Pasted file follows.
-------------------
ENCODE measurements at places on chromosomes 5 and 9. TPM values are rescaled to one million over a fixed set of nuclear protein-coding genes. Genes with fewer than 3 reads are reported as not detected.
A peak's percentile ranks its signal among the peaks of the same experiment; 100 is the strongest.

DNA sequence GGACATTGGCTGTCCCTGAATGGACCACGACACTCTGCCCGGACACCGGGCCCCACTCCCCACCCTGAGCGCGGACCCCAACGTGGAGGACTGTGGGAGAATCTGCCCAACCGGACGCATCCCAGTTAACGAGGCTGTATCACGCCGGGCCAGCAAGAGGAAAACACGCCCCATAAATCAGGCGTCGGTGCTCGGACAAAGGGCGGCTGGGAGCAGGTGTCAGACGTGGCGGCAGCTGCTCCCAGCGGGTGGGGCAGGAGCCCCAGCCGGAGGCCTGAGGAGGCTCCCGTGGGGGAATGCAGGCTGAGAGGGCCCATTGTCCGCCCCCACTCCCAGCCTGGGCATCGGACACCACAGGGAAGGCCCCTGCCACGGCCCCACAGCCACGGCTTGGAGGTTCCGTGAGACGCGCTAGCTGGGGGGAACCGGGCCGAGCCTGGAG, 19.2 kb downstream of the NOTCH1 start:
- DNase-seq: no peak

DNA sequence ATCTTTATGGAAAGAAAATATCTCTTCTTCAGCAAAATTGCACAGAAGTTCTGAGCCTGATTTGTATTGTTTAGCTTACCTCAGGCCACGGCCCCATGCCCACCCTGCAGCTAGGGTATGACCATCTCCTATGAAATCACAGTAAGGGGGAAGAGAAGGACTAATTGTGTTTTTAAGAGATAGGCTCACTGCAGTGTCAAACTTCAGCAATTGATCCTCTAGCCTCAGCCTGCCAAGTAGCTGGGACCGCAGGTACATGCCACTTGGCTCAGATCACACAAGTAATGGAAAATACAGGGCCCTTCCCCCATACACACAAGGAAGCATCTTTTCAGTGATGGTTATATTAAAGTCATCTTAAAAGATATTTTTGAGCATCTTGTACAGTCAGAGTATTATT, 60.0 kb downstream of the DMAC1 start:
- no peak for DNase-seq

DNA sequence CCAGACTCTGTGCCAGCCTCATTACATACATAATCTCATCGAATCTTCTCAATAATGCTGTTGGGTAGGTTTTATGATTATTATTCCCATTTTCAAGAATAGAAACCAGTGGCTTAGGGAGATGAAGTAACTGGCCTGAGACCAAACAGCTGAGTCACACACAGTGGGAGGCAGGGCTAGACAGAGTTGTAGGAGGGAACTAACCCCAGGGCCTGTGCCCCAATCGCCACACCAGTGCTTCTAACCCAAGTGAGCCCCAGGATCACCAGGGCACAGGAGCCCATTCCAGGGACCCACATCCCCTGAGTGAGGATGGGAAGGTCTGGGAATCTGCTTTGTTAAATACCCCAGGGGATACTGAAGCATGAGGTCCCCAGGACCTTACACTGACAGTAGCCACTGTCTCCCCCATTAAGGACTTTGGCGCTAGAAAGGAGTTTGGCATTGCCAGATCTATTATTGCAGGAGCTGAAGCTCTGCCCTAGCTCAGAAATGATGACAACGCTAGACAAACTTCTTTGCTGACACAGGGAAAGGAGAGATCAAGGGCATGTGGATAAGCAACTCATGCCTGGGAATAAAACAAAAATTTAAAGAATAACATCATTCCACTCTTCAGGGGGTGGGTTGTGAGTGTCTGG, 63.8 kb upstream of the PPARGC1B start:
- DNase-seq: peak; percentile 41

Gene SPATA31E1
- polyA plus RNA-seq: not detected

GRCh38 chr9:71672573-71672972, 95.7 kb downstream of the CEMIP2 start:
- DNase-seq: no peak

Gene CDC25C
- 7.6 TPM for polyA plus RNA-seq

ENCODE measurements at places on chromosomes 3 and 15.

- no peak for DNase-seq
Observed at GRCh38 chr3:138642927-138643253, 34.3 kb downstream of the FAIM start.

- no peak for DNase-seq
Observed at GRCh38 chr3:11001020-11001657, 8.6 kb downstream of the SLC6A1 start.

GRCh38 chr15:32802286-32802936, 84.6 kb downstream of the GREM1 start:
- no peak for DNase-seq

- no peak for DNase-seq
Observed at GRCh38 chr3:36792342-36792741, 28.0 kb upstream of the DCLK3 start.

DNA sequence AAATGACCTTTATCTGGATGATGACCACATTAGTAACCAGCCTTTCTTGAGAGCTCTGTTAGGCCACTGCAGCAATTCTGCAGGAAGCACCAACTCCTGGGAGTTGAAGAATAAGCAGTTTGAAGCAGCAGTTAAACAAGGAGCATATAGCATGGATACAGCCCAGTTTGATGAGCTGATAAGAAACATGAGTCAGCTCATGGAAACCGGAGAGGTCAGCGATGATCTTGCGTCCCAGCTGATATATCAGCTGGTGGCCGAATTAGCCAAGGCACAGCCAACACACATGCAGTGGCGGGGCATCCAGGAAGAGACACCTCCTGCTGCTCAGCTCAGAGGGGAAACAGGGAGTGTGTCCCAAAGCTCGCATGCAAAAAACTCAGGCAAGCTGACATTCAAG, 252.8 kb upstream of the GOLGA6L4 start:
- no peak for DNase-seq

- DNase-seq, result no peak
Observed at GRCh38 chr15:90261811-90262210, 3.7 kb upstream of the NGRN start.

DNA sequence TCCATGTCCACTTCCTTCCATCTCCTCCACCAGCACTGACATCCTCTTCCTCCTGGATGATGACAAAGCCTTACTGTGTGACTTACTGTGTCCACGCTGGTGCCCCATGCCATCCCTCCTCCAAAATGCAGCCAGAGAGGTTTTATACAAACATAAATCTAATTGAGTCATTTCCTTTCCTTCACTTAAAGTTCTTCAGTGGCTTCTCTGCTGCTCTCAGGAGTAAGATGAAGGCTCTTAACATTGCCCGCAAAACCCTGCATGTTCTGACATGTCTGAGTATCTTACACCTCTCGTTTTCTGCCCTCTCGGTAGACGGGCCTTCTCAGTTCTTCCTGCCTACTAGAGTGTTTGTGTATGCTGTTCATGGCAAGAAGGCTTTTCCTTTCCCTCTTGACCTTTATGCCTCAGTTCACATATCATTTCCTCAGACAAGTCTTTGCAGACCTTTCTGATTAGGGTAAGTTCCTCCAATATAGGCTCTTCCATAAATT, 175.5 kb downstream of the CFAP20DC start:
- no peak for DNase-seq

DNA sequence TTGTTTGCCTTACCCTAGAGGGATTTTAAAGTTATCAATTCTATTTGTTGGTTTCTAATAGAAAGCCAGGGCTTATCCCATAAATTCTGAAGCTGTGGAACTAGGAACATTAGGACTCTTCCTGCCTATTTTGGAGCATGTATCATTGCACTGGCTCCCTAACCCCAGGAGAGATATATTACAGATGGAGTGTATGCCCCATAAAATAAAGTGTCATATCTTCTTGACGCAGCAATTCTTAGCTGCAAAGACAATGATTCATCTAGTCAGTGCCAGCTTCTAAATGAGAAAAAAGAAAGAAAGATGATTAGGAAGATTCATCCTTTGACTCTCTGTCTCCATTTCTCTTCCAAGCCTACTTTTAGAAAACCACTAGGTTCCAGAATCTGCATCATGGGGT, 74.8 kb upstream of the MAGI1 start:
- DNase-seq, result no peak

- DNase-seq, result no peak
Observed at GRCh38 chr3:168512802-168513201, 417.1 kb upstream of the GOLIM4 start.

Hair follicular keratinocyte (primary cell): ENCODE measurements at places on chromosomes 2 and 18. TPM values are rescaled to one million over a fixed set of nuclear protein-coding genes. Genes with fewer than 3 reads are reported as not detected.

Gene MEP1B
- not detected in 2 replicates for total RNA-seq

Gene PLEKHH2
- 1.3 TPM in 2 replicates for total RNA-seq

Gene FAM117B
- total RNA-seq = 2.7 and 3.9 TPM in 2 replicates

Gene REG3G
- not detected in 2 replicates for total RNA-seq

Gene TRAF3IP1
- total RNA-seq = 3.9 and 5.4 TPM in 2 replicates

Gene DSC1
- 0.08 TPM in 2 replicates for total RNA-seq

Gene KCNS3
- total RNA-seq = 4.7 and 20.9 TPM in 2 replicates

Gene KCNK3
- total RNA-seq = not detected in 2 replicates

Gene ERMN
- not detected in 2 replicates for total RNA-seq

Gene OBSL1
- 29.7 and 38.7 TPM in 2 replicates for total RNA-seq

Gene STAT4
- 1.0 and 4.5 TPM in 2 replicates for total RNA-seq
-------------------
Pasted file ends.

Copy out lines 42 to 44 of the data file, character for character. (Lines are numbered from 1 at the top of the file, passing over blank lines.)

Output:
- not detected in 2 replicates for total RNA-seq

Gene TRAF3IP1
- total RNA-seq = 3.9 and 5.4 TPM in 2 replicates